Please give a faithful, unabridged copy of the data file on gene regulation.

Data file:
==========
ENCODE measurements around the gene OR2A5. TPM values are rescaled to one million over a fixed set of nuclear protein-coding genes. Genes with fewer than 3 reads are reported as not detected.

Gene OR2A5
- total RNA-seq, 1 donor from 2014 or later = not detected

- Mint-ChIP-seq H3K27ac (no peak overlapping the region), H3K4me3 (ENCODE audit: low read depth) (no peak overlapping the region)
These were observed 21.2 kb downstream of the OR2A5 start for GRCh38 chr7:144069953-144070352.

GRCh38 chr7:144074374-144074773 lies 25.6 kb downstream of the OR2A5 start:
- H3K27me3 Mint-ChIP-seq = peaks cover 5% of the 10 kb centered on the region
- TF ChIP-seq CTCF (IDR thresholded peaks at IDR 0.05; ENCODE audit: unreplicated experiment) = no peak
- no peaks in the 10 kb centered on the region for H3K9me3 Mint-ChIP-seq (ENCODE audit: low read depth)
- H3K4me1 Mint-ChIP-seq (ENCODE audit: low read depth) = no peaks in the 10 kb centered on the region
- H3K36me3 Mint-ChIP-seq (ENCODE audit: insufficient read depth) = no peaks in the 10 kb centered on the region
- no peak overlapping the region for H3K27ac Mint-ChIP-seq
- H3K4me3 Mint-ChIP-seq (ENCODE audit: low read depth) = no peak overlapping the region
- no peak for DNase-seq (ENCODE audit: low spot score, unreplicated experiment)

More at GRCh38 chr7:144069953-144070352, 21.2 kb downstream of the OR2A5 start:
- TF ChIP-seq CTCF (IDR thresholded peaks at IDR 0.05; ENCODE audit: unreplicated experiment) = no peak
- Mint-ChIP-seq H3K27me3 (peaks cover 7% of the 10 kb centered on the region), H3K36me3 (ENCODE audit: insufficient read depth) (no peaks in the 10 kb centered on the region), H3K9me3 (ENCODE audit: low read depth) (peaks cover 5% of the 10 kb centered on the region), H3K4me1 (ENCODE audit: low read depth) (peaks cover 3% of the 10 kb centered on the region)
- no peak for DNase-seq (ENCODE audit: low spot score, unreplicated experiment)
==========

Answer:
ENCODE measurements around the gene OR2A5. TPM values are rescaled to one million over a fixed set of nuclear protein-coding genes. Genes with fewer than 3 reads are reported as not detected.

Gene OR2A5
- total RNA-seq, 1 donor from 2014 or later = not detected

- Mint-ChIP-seq H3K27ac (no peak overlapping the region), H3K4me3 (ENCODE audit: low read depth) (no peak overlapping the region)
These were observed 21.2 kb downstream of the OR2A5 start for GRCh38 chr7:144069953-144070352.

GRCh38 chr7:144074374-144074773 lies 25.6 kb downstream of the OR2A5 start:
- H3K27me3 Mint-ChIP-seq = peaks cover 5% of the 10 kb centered on the region
- TF ChIP-seq CTCF (IDR thresholded peaks at IDR 0.05; ENCODE audit: unreplicated experiment) = no peak
- no peaks in the 10 kb centered on the region for H3K9me3 Mint-ChIP-seq (ENCODE audit: low read depth)
- H3K4me1 Mint-ChIP-seq (ENCODE audit: low read depth) = no peaks in the 10 kb centered on the region
- H3K36me3 Mint-ChIP-seq (ENCODE audit: insufficient read depth) = no peaks in the 10 kb centered on the region
- no peak overlapping the region for H3K27ac Mint-ChIP-seq
- H3K4me3 Mint-ChIP-seq (ENCODE audit: low read depth) = no peak overlapping the region
- no peak for DNase-seq (ENCODE audit: low spot score, unreplicated experiment)

More at GRCh38 chr7:144069953-144070352, 21.2 kb downstream of the OR2A5 start:
- TF ChIP-seq CTCF (IDR thresholded peaks at IDR 0.05; ENCODE audit: unreplicated experiment) = no peak
- Mint-ChIP-seq H3K27me3 (peaks cover 7% of the 10 kb centered on the region), H3K36me3 (ENCODE audit: insufficient read depth) (no peaks in the 10 kb centered on the region), H3K9me3 (ENCODE audit: low read depth) (peaks cover 5% of the 10 kb centered on the region), H3K4me1 (ENCODE audit: low read depth) (peaks cover 3% of the 10 kb centered on the region)
- no peak for DNase-seq (ENCODE audit: low spot score, unreplicated experiment)